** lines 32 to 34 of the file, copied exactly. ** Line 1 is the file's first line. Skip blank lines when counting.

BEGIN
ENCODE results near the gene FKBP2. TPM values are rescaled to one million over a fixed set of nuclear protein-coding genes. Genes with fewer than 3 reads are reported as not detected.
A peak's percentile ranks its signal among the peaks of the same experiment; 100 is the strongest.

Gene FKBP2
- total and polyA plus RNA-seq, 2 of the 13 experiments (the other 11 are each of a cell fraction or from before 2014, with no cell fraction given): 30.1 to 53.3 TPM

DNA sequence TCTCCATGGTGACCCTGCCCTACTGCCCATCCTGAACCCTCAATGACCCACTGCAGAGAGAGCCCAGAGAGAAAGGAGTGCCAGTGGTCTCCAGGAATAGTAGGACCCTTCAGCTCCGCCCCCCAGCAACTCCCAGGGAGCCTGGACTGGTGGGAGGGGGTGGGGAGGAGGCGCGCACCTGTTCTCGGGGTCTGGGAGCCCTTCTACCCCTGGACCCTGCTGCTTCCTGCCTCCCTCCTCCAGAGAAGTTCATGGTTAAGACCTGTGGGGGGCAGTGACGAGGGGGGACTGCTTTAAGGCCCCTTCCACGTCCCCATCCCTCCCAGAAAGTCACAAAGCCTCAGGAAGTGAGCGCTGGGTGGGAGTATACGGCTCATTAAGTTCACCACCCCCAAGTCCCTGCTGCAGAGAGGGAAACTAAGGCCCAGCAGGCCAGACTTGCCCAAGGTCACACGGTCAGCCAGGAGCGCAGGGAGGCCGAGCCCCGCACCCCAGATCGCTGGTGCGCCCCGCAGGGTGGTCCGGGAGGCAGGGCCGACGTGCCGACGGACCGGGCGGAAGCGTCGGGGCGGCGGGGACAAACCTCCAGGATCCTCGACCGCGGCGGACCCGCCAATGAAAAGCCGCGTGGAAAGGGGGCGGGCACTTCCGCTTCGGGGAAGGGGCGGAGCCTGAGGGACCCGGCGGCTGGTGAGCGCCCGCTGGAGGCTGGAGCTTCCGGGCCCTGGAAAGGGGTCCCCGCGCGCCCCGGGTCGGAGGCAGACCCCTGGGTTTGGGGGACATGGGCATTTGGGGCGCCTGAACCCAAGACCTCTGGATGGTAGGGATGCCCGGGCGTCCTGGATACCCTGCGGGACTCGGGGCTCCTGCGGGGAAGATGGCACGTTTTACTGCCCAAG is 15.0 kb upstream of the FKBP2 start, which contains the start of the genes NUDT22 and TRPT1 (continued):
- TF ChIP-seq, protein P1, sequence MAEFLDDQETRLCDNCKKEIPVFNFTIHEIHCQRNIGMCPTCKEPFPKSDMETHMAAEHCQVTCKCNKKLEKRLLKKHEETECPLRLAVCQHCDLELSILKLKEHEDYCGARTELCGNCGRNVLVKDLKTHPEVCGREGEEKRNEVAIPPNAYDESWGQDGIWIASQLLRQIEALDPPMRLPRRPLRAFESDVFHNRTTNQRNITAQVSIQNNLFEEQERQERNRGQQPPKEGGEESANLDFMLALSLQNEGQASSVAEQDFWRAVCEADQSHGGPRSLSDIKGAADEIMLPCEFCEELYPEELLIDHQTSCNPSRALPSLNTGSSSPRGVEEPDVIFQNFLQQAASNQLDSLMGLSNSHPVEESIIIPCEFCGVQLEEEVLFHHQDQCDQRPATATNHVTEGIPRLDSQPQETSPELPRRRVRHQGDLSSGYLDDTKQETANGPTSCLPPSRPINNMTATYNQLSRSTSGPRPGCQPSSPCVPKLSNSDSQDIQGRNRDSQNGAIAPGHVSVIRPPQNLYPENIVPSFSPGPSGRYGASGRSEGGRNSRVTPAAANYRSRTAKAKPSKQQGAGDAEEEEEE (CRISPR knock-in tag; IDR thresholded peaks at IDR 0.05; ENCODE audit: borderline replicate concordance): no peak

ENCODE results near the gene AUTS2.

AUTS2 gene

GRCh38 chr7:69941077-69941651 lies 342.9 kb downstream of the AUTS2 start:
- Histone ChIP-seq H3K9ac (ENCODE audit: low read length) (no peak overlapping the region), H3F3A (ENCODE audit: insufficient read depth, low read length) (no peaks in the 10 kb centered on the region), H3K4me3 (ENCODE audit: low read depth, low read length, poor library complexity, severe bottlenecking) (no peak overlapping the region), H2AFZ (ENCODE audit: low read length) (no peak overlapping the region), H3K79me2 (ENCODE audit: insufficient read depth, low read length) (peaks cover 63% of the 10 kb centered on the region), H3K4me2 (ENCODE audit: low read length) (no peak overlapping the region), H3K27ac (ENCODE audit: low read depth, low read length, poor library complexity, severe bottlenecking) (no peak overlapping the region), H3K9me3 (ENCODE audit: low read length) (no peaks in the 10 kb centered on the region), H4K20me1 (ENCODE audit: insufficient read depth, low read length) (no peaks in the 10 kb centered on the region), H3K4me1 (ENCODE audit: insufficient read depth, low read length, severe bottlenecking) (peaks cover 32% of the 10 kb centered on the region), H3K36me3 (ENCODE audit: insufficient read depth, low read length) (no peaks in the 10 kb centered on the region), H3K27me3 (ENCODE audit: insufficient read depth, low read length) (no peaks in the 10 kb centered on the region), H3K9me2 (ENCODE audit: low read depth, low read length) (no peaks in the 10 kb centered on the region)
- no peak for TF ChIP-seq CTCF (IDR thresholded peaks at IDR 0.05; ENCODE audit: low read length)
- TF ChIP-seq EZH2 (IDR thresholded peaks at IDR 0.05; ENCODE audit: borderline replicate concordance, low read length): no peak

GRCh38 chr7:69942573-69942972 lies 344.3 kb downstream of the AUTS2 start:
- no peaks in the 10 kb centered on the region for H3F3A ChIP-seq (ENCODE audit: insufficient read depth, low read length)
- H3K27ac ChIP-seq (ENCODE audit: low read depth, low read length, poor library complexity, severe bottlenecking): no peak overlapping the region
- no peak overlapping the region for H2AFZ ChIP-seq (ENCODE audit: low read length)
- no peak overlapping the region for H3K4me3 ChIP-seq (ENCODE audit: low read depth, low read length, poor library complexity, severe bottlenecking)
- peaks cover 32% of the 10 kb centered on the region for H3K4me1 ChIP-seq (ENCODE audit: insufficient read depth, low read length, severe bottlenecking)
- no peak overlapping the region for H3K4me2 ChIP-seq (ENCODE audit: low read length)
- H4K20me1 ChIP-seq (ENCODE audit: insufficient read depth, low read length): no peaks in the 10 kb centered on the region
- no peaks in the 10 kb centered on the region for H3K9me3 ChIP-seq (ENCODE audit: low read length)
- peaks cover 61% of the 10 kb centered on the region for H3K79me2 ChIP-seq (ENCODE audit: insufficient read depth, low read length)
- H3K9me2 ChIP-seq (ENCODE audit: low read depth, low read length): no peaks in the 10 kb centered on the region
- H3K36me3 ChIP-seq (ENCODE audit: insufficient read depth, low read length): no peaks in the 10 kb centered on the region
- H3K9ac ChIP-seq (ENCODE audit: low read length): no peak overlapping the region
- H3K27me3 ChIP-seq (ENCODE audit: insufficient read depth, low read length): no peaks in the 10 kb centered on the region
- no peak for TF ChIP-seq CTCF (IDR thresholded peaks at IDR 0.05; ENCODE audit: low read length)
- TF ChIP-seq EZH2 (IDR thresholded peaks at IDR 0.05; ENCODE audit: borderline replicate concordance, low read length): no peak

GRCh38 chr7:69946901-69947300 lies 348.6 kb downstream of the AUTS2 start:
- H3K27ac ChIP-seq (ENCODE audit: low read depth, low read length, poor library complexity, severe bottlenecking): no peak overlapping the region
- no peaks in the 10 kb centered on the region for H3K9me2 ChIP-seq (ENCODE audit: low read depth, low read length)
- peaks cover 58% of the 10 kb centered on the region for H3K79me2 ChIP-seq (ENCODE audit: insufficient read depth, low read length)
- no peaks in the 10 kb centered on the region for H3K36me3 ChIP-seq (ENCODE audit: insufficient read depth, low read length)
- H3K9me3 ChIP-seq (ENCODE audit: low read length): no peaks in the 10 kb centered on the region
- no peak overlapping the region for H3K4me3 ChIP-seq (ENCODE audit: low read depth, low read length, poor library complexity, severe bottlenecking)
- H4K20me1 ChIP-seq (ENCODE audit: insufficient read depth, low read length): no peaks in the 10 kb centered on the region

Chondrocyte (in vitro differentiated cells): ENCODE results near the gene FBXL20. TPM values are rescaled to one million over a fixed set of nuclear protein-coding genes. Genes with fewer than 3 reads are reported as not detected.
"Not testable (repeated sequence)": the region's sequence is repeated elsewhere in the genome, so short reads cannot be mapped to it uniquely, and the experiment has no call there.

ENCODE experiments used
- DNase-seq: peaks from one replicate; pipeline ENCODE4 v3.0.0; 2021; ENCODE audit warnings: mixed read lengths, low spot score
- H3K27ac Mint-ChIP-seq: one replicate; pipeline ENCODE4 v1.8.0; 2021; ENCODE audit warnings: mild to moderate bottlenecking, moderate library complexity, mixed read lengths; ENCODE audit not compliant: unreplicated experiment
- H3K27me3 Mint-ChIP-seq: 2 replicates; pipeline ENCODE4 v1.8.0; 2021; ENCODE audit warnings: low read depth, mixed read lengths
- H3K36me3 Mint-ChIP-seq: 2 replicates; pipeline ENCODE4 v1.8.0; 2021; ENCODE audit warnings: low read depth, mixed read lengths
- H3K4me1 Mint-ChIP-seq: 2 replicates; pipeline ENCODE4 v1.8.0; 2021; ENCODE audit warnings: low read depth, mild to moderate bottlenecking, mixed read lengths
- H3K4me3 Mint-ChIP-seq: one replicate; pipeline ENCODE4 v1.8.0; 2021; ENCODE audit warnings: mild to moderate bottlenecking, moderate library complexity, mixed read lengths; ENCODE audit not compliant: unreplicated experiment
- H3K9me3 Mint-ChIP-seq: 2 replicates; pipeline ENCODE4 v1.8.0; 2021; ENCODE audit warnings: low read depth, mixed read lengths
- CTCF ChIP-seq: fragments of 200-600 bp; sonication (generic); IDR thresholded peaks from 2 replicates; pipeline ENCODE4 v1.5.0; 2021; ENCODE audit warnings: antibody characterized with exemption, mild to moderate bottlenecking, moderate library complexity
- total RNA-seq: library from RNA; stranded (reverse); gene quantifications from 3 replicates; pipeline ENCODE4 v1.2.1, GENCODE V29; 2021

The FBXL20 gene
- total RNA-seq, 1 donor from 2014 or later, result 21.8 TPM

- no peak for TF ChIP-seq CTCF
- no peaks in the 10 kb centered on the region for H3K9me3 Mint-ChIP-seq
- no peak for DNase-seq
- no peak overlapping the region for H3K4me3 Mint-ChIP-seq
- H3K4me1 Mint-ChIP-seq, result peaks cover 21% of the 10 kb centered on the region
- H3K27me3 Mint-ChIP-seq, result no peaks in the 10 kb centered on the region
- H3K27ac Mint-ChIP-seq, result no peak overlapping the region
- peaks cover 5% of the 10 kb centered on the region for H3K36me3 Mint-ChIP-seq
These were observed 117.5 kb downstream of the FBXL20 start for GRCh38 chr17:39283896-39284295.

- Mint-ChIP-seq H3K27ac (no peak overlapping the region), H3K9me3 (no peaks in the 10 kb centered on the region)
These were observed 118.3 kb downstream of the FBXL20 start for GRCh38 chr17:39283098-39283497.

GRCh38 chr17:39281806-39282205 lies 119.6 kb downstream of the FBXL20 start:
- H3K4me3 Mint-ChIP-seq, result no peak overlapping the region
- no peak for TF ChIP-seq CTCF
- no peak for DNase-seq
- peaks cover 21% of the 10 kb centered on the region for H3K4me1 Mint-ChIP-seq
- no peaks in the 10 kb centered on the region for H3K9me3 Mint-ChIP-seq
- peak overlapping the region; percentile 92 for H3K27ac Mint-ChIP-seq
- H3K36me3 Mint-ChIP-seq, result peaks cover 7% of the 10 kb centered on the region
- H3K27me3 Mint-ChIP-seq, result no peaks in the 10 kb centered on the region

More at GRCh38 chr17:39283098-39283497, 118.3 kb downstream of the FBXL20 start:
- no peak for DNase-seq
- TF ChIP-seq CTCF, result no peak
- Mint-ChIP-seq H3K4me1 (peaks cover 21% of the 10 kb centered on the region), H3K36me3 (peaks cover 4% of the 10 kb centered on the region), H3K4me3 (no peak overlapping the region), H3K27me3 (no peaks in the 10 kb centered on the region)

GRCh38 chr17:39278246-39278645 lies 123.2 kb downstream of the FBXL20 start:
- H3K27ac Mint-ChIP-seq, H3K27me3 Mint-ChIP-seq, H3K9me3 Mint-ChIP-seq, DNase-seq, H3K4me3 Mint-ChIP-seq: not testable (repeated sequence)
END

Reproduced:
- peaks cover 58% of the 10 kb centered on the region for H3K79me2 ChIP-seq (ENCODE audit: insufficient read depth, low read length)
- no peaks in the 10 kb centered on the region for H3K36me3 ChIP-seq (ENCODE audit: insufficient read depth, low read length)
- H3K9me3 ChIP-seq (ENCODE audit: low read length): no peaks in the 10 kb centered on the region